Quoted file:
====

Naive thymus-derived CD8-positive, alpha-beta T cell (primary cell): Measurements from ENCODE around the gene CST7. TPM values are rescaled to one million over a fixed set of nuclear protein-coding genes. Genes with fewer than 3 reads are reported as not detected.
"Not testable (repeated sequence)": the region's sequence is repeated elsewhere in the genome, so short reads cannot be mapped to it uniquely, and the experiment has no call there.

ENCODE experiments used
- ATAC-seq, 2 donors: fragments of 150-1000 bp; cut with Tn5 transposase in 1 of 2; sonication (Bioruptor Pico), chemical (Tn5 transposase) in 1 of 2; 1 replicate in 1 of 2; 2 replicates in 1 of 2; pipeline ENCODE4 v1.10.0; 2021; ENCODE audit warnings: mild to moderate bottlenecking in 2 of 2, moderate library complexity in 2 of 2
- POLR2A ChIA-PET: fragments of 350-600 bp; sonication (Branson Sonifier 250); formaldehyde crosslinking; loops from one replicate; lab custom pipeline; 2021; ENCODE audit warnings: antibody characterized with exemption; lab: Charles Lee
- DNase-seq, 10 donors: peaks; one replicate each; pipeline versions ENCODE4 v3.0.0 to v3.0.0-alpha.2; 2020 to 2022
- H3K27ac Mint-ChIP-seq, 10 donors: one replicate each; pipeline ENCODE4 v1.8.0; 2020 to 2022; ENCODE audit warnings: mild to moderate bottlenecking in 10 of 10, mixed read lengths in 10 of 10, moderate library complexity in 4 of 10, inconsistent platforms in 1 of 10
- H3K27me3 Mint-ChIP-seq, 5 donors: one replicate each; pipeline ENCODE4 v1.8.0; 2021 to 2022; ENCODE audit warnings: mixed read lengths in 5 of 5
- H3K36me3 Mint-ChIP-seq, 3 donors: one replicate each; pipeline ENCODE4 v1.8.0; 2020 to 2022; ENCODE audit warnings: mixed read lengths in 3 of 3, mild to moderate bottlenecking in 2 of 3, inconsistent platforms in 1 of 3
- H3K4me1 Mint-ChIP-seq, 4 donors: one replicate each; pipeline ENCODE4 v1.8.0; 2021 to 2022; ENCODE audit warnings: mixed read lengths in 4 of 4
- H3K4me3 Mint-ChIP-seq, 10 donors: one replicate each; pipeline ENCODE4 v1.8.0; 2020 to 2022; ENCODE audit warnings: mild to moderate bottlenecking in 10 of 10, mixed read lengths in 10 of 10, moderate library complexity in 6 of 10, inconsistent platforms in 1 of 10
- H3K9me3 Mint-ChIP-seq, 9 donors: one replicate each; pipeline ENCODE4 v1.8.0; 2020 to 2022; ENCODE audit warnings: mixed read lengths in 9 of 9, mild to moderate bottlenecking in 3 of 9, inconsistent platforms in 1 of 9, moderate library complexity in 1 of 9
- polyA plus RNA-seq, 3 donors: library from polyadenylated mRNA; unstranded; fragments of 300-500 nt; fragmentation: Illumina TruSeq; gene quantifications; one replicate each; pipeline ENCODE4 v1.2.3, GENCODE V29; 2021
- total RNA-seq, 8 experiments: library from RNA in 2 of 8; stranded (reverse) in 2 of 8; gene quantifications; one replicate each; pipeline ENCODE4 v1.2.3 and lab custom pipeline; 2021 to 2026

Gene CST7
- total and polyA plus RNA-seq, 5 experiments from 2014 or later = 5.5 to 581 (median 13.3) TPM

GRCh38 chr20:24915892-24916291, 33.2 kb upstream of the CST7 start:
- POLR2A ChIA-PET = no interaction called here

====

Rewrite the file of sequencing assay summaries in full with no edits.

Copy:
Naive thymus-derived CD8-positive, alpha-beta T cell (primary cell): Measurements from ENCODE around the gene CST7. TPM values are rescaled to one million over a fixed set of nuclear protein-coding genes. Genes with fewer than 3 reads are reported as not detected.
"Not testable (repeated sequence)": the region's sequence is repeated elsewhere in the genome, so short reads cannot be mapped to it uniquely, and the experiment has no call there.

ENCODE experiments used
- ATAC-seq, 2 donors: fragments of 150-1000 bp; cut with Tn5 transposase in 1 of 2; sonication (Bioruptor Pico), chemical (Tn5 transposase) in 1 of 2; 1 replicate in 1 of 2; 2 replicates in 1 of 2; pipeline ENCODE4 v1.10.0; 2021; ENCODE audit warnings: mild to moderate bottlenecking in 2 of 2, moderate library complexity in 2 of 2
- POLR2A ChIA-PET: fragments of 350-600 bp; sonication (Branson Sonifier 250); formaldehyde crosslinking; loops from one replicate; lab custom pipeline; 2021; ENCODE audit warnings: antibody characterized with exemption; lab: Charles Lee
- DNase-seq, 10 donors: peaks; one replicate each; pipeline versions ENCODE4 v3.0.0 to v3.0.0-alpha.2; 2020 to 2022
- H3K27ac Mint-ChIP-seq, 10 donors: one replicate each; pipeline ENCODE4 v1.8.0; 2020 to 2022; ENCODE audit warnings: mild to moderate bottlenecking in 10 of 10, mixed read lengths in 10 of 10, moderate library complexity in 4 of 10, inconsistent platforms in 1 of 10
- H3K27me3 Mint-ChIP-seq, 5 donors: one replicate each; pipeline ENCODE4 v1.8.0; 2021 to 2022; ENCODE audit warnings: mixed read lengths in 5 of 5
- H3K36me3 Mint-ChIP-seq, 3 donors: one replicate each; pipeline ENCODE4 v1.8.0; 2020 to 2022; ENCODE audit warnings: mixed read lengths in 3 of 3, mild to moderate bottlenecking in 2 of 3, inconsistent platforms in 1 of 3
- H3K4me1 Mint-ChIP-seq, 4 donors: one replicate each; pipeline ENCODE4 v1.8.0; 2021 to 2022; ENCODE audit warnings: mixed read lengths in 4 of 4
- H3K4me3 Mint-ChIP-seq, 10 donors: one replicate each; pipeline ENCODE4 v1.8.0; 2020 to 2022; ENCODE audit warnings: mild to moderate bottlenecking in 10 of 10, mixed read lengths in 10 of 10, moderate library complexity in 6 of 10, inconsistent platforms in 1 of 10
- H3K9me3 Mint-ChIP-seq, 9 donors: one replicate each; pipeline ENCODE4 v1.8.0; 2020 to 2022; ENCODE audit warnings: mixed read lengths in 9 of 9, mild to moderate bottlenecking in 3 of 9, inconsistent platforms in 1 of 9, moderate library complexity in 1 of 9
- polyA plus RNA-seq, 3 donors: library from polyadenylated mRNA; unstranded; fragments of 300-500 nt; fragmentation: Illumina TruSeq; gene quantifications; one replicate each; pipeline ENCODE4 v1.2.3, GENCODE V29; 2021
- total RNA-seq, 8 experiments: library from RNA in 2 of 8; stranded (reverse) in 2 of 8; gene quantifications; one replicate each; pipeline ENCODE4 v1.2.3 and lab custom pipeline; 2021 to 2026

Gene CST7
- total and polyA plus RNA-seq, 5 experiments from 2014 or later = 5.5 to 581 (median 13.3) TPM

GRCh38 chr20:24915892-24916291, 33.2 kb upstream of the CST7 start:
- POLR2A ChIA-PET = no interaction called here